Canadian waste water treatment firm cleaning up with its technology
A small Canadian business with a unique technology that makes fertilizer while stripping damaging algae-causing nutrients from municipal waste water is on track to double the number of installations it has in service in North America and Europe.
Ostara Nutrient Recovery Technologies Inc., a private-equity-funded Vancouver-based company that caught the attention of Robert F. Kennedy Jr., the environmental lawyer, started up its seventh facility in Madison, Wis., on Wednesday.
The $3-million unit, connected to the city’s Nine Springs Wastewater Treatment Plant, prevents phosphorus from entering waterways. Excess phosphorus in fresh water contributes to the algae growth, which chokes off sunlight and oxygen, destroying aquatic organisms and hurting fish.
That’s been a major problem throughout the United States, said Mr. Kennedy, who has been on Ostara’s board since 2009. He and his Waterkeeper Alliance affiliates have launched more environmental legal action than any another group in the U.S., patrolling rivers and lakes and demanding that laws to battle pollution are enforced.
The problem is that in recent decades, much of that litigation, about 100 cases, targeted municipal governments that operate treatment plants allowing phosphorus into waterways. Those governments were often forced to sacrifice other services to comply with cleanup orders, Mr. Kennedy said. Meanwhile, many of the established ways of dealing with the problem ended with materials being trucked to landfill sites.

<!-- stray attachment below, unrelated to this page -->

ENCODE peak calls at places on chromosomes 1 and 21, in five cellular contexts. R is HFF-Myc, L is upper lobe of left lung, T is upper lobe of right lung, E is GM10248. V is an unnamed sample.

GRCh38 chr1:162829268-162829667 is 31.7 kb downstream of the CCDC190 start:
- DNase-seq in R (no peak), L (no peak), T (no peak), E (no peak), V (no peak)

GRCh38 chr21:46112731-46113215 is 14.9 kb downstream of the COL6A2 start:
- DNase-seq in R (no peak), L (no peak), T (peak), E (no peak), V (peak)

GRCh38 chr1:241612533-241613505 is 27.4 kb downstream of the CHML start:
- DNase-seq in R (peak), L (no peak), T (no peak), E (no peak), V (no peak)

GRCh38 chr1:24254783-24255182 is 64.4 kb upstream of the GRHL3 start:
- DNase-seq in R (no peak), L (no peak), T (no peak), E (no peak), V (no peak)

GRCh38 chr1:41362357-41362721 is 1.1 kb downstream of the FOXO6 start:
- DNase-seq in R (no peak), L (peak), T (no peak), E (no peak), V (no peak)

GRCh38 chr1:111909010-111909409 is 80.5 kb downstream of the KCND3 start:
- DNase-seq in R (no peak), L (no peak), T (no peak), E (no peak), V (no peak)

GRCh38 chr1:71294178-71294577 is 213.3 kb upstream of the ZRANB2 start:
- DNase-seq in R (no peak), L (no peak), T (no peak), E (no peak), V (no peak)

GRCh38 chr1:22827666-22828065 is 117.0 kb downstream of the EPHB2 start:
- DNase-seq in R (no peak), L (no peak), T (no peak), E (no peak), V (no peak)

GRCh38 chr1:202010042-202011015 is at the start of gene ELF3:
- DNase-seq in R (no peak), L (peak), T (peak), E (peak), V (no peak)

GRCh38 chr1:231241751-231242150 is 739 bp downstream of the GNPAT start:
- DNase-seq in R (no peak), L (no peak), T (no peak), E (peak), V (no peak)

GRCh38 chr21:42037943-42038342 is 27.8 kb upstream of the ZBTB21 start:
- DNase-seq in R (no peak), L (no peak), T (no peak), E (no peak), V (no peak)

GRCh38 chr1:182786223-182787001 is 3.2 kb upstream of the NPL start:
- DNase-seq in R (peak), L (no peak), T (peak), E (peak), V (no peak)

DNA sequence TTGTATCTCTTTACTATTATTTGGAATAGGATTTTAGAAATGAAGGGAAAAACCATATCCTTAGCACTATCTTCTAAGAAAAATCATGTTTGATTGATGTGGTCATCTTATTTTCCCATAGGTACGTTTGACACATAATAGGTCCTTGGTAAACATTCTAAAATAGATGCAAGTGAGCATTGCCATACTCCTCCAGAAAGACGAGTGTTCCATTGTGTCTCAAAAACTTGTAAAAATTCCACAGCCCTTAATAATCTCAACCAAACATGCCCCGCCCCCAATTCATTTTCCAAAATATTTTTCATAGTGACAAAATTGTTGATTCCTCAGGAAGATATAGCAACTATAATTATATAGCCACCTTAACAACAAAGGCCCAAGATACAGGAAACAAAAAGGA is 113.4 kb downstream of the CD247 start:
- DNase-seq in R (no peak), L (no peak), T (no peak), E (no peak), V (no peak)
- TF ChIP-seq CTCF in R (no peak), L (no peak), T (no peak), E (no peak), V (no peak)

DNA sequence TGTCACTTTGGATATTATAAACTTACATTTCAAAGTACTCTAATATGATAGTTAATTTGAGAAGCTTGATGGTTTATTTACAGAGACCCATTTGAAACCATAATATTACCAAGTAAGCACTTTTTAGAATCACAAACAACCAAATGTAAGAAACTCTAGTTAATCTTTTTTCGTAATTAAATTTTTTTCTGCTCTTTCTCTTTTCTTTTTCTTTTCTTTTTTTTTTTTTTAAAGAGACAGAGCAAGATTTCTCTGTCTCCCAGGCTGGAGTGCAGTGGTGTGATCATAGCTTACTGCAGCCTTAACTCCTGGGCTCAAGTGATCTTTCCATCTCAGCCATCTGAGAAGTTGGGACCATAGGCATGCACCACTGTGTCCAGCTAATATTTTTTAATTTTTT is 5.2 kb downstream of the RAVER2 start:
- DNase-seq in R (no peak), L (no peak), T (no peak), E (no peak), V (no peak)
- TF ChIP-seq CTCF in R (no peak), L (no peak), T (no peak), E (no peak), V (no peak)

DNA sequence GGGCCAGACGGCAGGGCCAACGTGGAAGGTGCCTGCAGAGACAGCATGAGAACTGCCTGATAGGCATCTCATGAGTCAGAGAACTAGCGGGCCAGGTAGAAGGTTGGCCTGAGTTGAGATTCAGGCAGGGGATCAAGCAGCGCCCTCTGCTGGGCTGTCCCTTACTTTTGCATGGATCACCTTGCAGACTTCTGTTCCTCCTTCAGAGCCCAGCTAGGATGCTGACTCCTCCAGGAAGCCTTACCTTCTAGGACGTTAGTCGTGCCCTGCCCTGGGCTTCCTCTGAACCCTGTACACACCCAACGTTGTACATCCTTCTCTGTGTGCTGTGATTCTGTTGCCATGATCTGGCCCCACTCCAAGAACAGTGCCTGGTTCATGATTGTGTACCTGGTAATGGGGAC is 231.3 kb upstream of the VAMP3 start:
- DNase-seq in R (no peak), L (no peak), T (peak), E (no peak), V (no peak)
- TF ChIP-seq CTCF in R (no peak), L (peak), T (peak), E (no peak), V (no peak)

For the son of the slain former U.S. attorney-general and presidential hopeful, the discomfort was even a little political. It is gradually getting relieved by Ostara’s technology, known as the Pearl process.
“Eighty per cent of the mayors in these towns are Democrats. I hated calling Democrats – many of them had pictures of my father on their wall – and going in there and telling them, ‘I’m going to bankrupt your town.’ It was a horrible, horrible experience for me,” he said in an interview. “Instead, I can call them up and say, ‘I’m about to solve one of your big problems, and make sure you’ve got money left for education and health care and police protection.’ ”
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